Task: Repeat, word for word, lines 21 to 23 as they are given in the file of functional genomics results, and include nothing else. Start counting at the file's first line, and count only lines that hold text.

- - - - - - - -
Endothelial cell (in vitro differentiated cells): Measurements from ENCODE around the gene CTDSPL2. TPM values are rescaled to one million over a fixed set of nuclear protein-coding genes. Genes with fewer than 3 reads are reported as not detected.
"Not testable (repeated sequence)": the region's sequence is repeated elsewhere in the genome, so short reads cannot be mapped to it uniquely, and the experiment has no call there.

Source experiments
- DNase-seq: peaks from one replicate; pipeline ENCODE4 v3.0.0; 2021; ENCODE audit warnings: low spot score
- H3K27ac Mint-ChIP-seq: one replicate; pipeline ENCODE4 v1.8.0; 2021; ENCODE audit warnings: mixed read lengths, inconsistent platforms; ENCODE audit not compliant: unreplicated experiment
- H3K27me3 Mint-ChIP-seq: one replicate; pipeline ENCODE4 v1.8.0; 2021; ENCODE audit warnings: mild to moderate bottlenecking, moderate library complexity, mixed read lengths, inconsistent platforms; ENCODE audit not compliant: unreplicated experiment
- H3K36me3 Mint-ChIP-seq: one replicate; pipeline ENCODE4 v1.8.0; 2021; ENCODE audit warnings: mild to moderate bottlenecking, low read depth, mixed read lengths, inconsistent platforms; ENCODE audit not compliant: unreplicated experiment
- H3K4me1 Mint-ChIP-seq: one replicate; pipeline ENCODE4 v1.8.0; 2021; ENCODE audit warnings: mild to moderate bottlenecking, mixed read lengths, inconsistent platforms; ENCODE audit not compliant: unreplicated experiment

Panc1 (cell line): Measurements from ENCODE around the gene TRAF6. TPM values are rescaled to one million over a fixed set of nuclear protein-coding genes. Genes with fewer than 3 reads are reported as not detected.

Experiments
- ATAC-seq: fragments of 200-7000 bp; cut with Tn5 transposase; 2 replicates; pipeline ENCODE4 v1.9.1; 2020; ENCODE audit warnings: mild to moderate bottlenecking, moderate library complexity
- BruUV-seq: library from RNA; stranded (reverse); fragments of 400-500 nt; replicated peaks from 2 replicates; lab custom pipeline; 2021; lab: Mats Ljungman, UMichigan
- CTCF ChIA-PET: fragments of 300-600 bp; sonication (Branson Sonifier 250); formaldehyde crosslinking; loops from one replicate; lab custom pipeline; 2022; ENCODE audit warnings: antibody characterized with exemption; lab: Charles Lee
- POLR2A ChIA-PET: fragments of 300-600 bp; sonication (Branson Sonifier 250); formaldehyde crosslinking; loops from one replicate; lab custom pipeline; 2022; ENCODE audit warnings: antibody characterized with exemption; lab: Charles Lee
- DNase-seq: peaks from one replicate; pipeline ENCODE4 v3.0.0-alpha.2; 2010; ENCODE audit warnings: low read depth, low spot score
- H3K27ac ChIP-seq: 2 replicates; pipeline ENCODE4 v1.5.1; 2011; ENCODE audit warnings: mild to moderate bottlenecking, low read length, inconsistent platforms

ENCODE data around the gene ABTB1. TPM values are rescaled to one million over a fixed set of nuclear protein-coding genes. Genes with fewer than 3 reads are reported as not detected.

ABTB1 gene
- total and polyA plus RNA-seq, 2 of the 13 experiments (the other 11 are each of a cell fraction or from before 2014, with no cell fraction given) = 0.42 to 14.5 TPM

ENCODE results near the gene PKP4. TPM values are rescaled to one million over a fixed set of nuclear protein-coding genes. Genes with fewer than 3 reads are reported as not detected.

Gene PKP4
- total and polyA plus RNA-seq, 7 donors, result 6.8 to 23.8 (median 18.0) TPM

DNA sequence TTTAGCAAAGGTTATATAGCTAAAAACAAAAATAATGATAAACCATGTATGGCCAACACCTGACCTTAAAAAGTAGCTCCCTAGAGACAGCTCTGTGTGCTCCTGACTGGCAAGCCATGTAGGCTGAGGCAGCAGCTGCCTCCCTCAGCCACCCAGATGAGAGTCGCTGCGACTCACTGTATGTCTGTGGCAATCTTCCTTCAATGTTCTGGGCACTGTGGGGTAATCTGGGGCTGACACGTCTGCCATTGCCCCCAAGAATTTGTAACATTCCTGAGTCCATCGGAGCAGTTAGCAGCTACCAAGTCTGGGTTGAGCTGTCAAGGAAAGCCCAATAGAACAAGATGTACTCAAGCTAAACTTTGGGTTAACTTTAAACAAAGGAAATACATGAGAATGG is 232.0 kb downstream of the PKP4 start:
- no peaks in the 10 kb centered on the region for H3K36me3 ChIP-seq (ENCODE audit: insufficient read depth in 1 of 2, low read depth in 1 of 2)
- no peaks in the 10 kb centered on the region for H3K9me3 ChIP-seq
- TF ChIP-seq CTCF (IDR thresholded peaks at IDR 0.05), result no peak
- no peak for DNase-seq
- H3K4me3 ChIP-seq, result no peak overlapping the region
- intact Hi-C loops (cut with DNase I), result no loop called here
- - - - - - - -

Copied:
Gene PKP4
- total and polyA plus RNA-seq, 7 donors, result 6.8 to 23.8 (median 18.0) TPM

DNA sequence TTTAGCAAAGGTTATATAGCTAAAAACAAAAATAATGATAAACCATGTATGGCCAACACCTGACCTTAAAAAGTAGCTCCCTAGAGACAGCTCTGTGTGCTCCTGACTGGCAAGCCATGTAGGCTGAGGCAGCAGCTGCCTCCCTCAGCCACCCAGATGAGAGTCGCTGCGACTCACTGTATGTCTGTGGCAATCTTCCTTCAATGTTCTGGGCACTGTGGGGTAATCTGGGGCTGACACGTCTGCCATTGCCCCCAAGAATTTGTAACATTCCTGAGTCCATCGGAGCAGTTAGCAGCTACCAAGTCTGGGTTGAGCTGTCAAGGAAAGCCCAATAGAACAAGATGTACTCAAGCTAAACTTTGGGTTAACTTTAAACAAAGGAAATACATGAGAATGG is 232.0 kb downstream of the PKP4 start: